Archive for December 2018

The heroic pedant?

December 18, 2018

Here’s a strange story, you might think. Last week on the Isle of Wight a warning sign erected to alert motorists that pedestrians might be crossing the road was removed after complaints were received┬áby the police that it was grammatically incorrect. It is crazy, some have suggested, to prioritise correct grammar over road safety, and indeed to involve the police in this endeavour. In fact you might ponder whether the constabulary are being called upon to feel the collars of greengrocers displaying errant apostrophes when selling tomatoes, or of the writers of reports eschewing the required subjunctive in appropriate contexts.

Well, if I were (not ‘was’) a policeman, I might think that knife crime is a better object of my attentions. But does that mean that we should all just enjoy the carnival of grammar chaos rather than get exercised by the inability of the population to see the difference between its and it’s? Should we worry that nobody now seems to know when to use ‘me’ and when to say ‘I’? We could of course point to the history of the English language, and the fact that rules of grammar were something of a latecomer to the party. And if we really hate the sort of person who keeps correcting others, we might alert them to research that suggests they suffer from obsessive-compulsive disorder (OCD).

However, there are arguments in favour of linguistic pedantry. A friend of mine has pointed out that there is a difference between a ‘walking stick’ and a ‘walking-stick’, the former being a stick that walks. We might not expect to encounter an autonomous ambulatory stick, but there are plenty of misunderstandings that could in other contexts be caused by a missing or wrongly-placed hyphen. Language is about communication, and precision of meaning is not unimportant, particularly in certain settings. We should perhaps not be exercised by what we hear on the street or by what we see in a greengrocer’s shop window, but in more formal settings we should continue to encourage the observance of rules that support effective communication and preserve the richness of the English language.

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We’re learning to disrespect respect, and it’s not good.

December 11, 2018

Back in the 1980s I remember watching a political debate on television, in which two well-known politicians engaged in robust disagreement. Just a few hours later I was on a plane from the city in which they had been arguing, and found to my surprise that the same two politicians were sitting next to each other engaging in what was clearly very friendly banter. A good thing, or a bad thing? Were they, in a sort-of-private setting, subverting the integrity of their political disagreement by being friendly to each other? Or was this a sign of maturity and civilised human interaction?

Of course we can still sometimes see this sort of private bonhomie between political opponents, but not so often. Recently the UK Labour Party’s Shadow Chancellor, John McDonnell, suggested that he could never be friends with a member of the Conservative Party. What this kind of approach suggests is that politics is not so much about choices, but about ethics: whatever political frame of reference I hold is the only valid one, and therefore if you don’t agree with me, you are not so much wrong as evil.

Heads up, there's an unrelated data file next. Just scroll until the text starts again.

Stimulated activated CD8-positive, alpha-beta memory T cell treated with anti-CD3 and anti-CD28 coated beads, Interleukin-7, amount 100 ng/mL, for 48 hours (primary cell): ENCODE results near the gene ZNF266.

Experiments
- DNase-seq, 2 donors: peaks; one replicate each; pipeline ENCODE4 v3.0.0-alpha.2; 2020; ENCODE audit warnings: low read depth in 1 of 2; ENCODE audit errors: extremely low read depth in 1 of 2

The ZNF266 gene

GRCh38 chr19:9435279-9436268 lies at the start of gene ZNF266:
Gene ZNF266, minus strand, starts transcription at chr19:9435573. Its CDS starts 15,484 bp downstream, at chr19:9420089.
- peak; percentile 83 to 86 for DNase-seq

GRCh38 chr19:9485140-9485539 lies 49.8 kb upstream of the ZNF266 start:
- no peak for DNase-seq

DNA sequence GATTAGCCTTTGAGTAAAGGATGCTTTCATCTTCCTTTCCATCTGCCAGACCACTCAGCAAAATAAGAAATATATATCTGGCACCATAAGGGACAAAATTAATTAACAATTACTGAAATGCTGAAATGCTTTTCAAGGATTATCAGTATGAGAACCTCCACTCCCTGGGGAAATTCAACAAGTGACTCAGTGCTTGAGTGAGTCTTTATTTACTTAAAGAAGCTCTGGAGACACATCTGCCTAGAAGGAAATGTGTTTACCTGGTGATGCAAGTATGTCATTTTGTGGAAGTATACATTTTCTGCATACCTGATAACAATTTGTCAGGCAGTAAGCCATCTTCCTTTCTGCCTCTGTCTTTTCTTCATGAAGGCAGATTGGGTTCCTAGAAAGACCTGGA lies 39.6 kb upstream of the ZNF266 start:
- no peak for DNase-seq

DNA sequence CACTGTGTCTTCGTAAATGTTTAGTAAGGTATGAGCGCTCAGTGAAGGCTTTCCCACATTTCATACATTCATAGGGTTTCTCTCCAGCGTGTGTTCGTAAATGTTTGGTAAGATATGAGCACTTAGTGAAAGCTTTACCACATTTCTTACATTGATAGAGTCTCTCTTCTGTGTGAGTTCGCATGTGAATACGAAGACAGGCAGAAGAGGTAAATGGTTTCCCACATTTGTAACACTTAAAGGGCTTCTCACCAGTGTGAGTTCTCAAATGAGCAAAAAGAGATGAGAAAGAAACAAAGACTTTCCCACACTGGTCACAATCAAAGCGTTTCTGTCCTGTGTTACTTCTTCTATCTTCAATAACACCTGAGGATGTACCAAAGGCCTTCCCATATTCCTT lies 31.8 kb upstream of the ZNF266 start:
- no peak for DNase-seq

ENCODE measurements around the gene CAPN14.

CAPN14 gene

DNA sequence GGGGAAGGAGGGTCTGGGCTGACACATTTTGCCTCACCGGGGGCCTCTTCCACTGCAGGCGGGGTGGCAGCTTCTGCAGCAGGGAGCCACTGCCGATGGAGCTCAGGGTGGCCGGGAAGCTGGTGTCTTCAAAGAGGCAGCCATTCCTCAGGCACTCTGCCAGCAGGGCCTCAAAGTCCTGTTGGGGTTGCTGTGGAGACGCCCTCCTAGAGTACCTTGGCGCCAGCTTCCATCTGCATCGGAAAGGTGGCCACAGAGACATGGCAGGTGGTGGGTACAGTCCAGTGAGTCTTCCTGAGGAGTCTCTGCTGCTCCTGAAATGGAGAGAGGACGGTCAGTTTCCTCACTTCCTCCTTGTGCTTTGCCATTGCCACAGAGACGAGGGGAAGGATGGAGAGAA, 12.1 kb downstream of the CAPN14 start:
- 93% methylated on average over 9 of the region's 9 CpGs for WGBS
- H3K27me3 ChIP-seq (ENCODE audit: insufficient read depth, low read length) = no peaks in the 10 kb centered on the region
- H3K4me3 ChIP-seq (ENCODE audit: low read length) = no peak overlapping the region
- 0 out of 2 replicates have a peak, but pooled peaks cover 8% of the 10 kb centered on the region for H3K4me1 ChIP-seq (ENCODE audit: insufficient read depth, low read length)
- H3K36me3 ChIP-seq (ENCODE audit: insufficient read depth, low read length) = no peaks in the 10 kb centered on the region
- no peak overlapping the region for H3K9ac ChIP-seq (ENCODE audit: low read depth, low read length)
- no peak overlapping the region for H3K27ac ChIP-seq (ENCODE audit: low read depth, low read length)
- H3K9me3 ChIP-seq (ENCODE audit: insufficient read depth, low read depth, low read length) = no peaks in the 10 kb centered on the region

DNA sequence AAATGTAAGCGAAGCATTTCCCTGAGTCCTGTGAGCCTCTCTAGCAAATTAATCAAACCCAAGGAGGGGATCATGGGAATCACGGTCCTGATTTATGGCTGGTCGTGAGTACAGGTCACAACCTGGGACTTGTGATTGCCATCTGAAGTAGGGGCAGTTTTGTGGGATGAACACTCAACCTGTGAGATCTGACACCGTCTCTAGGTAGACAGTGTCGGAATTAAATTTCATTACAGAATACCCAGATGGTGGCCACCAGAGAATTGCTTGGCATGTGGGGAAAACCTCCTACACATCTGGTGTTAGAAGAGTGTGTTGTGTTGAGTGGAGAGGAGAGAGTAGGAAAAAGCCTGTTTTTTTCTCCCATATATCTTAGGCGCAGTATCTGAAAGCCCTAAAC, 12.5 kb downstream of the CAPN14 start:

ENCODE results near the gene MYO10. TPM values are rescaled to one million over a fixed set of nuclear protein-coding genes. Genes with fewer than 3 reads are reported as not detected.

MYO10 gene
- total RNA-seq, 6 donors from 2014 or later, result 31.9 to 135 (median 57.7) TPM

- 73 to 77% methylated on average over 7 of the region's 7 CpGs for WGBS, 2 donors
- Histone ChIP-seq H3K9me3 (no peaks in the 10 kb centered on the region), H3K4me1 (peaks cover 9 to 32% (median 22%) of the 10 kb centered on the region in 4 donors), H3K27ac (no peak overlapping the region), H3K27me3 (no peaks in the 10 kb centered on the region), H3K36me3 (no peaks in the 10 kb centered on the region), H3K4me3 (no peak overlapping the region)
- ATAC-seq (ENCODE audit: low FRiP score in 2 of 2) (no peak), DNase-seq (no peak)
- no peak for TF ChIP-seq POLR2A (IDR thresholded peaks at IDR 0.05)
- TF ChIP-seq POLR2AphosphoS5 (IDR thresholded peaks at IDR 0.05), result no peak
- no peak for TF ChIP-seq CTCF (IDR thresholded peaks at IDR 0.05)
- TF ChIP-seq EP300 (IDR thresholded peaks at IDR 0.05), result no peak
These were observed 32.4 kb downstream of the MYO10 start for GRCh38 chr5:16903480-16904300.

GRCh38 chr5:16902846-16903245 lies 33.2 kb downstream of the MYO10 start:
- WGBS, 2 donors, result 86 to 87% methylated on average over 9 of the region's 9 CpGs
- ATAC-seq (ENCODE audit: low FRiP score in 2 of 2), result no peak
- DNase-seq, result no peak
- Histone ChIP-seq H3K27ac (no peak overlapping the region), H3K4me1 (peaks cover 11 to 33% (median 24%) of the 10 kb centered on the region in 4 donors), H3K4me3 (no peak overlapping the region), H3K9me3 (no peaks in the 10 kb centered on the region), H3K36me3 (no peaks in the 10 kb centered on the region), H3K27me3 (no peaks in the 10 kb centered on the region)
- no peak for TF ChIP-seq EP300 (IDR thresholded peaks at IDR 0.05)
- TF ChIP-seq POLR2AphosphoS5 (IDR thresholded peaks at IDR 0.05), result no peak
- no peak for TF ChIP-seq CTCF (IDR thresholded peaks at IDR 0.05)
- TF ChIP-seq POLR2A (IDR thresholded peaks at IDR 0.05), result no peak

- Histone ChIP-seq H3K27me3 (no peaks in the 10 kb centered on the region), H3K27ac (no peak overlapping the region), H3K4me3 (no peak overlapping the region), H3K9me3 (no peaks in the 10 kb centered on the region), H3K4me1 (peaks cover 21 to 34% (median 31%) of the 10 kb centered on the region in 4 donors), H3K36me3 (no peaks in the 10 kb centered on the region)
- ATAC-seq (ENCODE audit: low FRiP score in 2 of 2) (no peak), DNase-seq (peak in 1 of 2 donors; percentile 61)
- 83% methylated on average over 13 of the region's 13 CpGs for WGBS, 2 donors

Respect, baby, as Aretha Franklin might have said, is at the heart of civilisation. We lose it and we’re all on skids. Of course we should have principles and we should argue our case, but if we come to believe that our opponents are our enemies and are hateful evildoers, then we become incapable of persuading our entire society to believe in a cause, because we hold many of its members in contempt as enemies of the people. It’s what has characterised the Brexit debate, or Mr Trump’s America. Trust me, this isn’t the way to go. Don’t disrespect respect.

PS. If you’re sharpening your quill to tell me it was Otis Redding and not Aretha, save yourself the bother. I prefer her version, which is subtly different. Though I totally love Sitting on the Dock of the Bay, which by a happy coincidence is playing in the background as I write this.

Understanding student loneliness

December 4, 2018

Some years ago, when I was President of Dublin City University, I decided to take a little time on Christmas Day to offer coffee and light Christmas snacks to students staying in the university halls of residence over the holiday period. A good number turned up. Some of them were there because they came from national or cultural backgrounds where Christmas was not a holiday, and a few were there because, frankly, they had nowhere else to go. It was a pleasant get-together overall, but what stayed in my mind most was a conversation with a young woman who told me that, for many students (and not just those still in residence), this was a particularly lonely time of year. She said that for anyone feeling a sense of challenge or stress, or any kind of lack of self-respect, the end of the year was the very worst time.

Just this past week, Oxford University Students Union referred to a report by the Office of National Statistics that revealed that young people make up the loneliest age group in society. The Union draws attention to the need to address this very human problem at this time of year. It is indeed important for universities to show awareness of student loneliness, and to offer support, and sometimes just empathy. It is important to give students an assurance that they do not have to be alone, and that there are people to whom they can talk. It is a good time to communicate such messages to the whole student body.